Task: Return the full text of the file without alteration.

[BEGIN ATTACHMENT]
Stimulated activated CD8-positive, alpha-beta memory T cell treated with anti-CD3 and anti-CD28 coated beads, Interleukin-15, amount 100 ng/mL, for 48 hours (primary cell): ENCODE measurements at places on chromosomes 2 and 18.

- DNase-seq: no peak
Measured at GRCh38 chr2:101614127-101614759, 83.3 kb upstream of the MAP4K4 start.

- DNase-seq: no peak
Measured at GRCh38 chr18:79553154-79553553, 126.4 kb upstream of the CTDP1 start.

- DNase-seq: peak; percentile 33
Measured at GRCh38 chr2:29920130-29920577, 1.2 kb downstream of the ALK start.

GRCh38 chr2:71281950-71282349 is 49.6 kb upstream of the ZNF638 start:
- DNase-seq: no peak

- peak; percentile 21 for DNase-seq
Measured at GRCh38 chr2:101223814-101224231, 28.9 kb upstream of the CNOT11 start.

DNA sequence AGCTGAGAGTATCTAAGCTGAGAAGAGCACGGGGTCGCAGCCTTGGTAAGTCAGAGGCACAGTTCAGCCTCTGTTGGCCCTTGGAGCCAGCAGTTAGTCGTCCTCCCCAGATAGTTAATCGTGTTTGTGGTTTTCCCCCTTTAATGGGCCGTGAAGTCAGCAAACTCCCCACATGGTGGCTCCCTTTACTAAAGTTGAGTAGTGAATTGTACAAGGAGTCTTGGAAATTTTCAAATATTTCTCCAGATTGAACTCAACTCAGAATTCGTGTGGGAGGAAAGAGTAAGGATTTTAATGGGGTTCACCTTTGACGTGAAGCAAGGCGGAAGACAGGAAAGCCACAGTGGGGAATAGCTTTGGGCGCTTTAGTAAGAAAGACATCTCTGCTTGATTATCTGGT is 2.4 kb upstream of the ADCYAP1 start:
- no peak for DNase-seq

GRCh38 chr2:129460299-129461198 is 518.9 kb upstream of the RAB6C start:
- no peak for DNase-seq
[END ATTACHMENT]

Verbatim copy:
Stimulated activated CD8-positive, alpha-beta memory T cell treated with anti-CD3 and anti-CD28 coated beads, Interleukin-15, amount 100 ng/mL, for 48 hours (primary cell): ENCODE measurements at places on chromosomes 2 and 18.

- DNase-seq: no peak
Measured at GRCh38 chr2:101614127-101614759, 83.3 kb upstream of the MAP4K4 start.

- DNase-seq: no peak
Measured at GRCh38 chr18:79553154-79553553, 126.4 kb upstream of the CTDP1 start.

- DNase-seq: peak; percentile 33
Measured at GRCh38 chr2:29920130-29920577, 1.2 kb downstream of the ALK start.

GRCh38 chr2:71281950-71282349 is 49.6 kb upstream of the ZNF638 start:
- DNase-seq: no peak

- peak; percentile 21 for DNase-seq
Measured at GRCh38 chr2:101223814-101224231, 28.9 kb upstream of the CNOT11 start.

DNA sequence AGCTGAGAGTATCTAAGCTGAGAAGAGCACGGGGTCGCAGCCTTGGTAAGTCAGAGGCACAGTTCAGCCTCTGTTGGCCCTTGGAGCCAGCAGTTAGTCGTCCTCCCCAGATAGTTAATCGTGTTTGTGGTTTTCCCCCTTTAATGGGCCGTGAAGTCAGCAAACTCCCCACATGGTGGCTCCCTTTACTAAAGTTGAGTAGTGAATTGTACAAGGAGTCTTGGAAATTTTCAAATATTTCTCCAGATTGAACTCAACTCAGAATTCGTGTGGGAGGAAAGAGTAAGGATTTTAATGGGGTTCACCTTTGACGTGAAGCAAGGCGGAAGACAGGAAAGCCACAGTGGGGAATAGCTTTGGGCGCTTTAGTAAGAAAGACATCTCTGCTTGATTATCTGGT is 2.4 kb upstream of the ADCYAP1 start:
- no peak for DNase-seq

GRCh38 chr2:129460299-129461198 is 518.9 kb upstream of the RAB6C start:
- no peak for DNase-seq